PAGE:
Agliè was founded over the ancient Roman settlement of Alladium; notable citizens included Filippo di Agliè and Guido Gozzano. The city has a magnificent castle dating back to the 12th century, which survived undamaged the rivalries between the Guelphs, the Ghibellines and the local feudal lords, and was first transformed only in the 17th century, under Filippo di Agliè. In the 18th century, it was acquired and renovated by Charles Emmanuel III for his second son, Benedetto Maria Maurizio. The restoration work also involved the village, and the new parish church was connected to the castle via a two-storey tunnel. The gardens were also redesigned following a stringent symmetry. Under Napoleon’s rule, the castle was turned into a lodge and the park was parcelled, but the palace was then returned to the Savoy family in 1823. The castle got its present-day appearance under Charles Felix who redecorated the interiors, the Galleria Verde and the Sala Tuscolana, with a collection of archaeological finds. The gardens were then further redesigned in accordance with Romantic style, wiping out the previous symmetry.
Founded in Roman times, Venaria Reale is one of the only two cities in Italy named “reale” (that is, “royal”), and the only comune in Piedmont home to multiple Residences of the Royal House of Savoy, with the magnificent Reggia (Royal Palace) and the royal apartments in Borgo Castello, at the heart of the “La Mandria” Regional Park. The highlights of the Royal Palace include the charming mid-17th century Salone di Diana, by Amedeo Castellamonte, the majestic Galleria Grande, the grandiose Cappella di Sant’Uberto and the stables, designed by Juvarra in the 18th century. The building complex is considered an absolute masterpiece of Baroque architecture. The historic centre of the village, too, was designed by architect Castellamonte, and the tiny alleys of the old town are well worth a visit.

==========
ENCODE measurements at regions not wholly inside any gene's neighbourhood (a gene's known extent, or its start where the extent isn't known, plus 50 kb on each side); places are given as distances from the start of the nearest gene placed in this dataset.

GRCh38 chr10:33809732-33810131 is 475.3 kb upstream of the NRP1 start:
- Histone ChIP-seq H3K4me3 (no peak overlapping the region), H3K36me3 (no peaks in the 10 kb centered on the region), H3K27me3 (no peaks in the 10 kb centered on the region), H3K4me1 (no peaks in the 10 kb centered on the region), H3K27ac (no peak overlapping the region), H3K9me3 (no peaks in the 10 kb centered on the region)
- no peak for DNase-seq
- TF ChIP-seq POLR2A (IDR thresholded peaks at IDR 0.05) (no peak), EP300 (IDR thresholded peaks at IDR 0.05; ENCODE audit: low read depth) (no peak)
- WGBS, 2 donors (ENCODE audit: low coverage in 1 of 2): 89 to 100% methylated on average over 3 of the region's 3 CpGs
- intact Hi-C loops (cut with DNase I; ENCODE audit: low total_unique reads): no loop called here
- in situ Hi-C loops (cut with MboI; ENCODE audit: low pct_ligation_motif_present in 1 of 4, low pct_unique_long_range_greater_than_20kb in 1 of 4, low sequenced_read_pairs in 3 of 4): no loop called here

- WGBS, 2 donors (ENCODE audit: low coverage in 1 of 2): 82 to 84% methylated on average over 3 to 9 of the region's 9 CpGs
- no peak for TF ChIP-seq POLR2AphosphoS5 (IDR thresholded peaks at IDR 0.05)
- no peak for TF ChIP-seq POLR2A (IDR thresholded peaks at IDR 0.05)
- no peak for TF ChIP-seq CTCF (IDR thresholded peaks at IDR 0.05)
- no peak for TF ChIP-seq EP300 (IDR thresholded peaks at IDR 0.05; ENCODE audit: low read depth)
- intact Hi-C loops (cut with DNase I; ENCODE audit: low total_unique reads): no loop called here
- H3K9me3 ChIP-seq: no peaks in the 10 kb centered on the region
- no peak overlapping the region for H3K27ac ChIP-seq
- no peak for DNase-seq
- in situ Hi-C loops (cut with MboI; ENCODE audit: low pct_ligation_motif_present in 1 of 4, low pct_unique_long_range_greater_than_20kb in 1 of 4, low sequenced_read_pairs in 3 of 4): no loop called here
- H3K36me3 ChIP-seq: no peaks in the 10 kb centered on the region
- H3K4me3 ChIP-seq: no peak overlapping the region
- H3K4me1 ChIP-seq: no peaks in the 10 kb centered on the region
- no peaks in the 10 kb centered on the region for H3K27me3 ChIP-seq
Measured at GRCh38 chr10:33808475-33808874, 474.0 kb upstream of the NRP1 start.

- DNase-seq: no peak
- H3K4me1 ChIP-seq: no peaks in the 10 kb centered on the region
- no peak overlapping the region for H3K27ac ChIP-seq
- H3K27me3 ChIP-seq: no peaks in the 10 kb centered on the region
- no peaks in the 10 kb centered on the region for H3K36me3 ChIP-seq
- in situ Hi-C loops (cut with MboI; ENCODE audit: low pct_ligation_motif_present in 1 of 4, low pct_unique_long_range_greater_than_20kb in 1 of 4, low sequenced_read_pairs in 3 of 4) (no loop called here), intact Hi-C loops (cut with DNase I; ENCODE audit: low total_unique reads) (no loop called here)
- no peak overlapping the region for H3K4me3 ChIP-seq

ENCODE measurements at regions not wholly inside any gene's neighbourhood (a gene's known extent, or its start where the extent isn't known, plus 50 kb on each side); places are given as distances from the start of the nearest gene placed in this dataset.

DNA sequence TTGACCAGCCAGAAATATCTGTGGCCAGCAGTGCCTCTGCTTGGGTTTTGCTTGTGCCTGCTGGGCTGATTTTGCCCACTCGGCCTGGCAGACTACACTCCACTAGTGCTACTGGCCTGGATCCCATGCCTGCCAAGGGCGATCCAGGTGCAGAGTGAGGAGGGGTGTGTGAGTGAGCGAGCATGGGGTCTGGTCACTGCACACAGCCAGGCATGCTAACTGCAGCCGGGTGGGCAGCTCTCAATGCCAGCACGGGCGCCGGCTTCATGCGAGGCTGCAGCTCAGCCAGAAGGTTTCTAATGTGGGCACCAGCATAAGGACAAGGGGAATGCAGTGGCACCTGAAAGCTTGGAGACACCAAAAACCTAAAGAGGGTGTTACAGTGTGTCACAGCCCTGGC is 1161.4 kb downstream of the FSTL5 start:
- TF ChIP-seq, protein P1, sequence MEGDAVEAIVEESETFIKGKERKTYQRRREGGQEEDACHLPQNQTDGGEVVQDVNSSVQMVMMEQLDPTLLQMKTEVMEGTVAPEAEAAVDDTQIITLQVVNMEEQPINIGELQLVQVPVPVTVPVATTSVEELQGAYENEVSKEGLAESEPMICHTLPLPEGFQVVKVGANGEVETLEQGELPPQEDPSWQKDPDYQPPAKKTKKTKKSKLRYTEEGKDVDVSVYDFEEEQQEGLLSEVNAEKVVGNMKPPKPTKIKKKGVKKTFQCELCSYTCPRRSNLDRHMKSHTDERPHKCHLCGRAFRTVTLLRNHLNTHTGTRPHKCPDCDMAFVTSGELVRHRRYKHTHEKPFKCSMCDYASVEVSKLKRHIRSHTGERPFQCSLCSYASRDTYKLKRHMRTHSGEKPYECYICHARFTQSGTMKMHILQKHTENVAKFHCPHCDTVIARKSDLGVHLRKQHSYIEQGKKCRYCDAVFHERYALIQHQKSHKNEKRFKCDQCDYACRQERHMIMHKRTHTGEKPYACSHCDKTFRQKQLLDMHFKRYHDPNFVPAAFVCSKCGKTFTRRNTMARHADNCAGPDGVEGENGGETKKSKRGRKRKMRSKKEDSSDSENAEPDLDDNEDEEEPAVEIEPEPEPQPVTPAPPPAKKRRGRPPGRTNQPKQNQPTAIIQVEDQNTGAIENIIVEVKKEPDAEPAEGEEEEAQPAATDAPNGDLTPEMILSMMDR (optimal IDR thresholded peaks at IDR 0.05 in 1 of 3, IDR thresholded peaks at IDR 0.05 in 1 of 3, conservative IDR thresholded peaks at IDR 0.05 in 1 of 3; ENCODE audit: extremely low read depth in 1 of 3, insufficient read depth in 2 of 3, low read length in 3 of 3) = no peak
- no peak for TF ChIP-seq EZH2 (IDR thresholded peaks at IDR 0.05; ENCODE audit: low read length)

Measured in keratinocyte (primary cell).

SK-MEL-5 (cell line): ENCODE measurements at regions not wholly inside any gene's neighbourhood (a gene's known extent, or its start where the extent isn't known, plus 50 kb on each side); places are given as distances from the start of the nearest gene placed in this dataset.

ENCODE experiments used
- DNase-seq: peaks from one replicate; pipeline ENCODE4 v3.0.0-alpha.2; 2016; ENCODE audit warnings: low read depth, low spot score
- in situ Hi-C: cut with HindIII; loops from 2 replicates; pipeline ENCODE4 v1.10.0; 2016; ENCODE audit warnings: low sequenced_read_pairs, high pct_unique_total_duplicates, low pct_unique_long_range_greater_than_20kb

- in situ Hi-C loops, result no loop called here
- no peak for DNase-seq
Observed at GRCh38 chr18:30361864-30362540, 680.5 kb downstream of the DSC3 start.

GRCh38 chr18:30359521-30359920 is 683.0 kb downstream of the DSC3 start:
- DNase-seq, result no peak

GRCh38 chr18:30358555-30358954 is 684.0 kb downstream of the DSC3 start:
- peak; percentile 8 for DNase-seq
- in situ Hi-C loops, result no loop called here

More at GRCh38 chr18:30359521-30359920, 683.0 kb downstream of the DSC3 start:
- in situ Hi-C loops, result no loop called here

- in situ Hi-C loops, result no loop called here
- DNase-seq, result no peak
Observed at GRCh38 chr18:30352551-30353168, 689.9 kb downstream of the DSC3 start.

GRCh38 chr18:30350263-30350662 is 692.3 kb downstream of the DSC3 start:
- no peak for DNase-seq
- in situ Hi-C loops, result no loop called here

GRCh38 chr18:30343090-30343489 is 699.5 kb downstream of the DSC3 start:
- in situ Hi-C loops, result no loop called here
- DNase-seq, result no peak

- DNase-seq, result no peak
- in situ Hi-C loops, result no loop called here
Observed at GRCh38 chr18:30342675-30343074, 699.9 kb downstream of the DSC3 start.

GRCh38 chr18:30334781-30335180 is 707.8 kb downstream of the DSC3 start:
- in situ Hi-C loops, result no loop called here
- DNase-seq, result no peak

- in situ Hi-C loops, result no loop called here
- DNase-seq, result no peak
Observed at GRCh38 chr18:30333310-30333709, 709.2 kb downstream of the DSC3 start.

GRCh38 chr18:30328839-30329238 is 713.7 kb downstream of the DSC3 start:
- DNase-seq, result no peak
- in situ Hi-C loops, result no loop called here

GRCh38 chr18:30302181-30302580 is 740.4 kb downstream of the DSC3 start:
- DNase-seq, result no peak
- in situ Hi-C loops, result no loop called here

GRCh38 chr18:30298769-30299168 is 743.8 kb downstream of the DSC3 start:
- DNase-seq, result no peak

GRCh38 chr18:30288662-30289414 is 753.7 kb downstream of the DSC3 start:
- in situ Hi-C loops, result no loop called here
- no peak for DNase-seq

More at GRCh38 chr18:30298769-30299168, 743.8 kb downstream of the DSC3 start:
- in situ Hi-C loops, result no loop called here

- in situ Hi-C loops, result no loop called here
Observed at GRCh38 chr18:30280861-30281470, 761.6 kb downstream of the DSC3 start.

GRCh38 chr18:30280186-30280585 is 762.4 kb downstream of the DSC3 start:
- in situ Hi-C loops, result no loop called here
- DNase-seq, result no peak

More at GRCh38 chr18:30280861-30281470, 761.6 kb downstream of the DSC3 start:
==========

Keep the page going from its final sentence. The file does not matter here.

Rivoli was first settled around 996 AD. The village was built around a fortress (strategically located), and the House of Savoy later became the ruling family in 1247; the castle, however, only became a royal residence in 1559. Emmanuel Philibert had chosen Turin as the new capital, but the city was under the French domination; therefore, the court settled in Rivoli, where Charles Emmanuel I was born. The Castellamonte architects were asked to transform the old manor, and the renovation work was assigned to architects Garove, Bertola and finally Juvarra. The latter conceived an ambitious project to transform the building into a royal palace, symbolizing the power of Victor Amadeus II; the venture, however, was never fully carried out, and the work was interrupted during the construction of the lobby, which is still open-air to date. The renovation work was resumed under architect Randoni after the Restoration, but the castle had already become less important, and it was rented out. After suffering extensive devastation, bombing, damage and collapse during the 20th century, the castle was finally restored in 1979, and it currently houses a Contemporary Art Museum.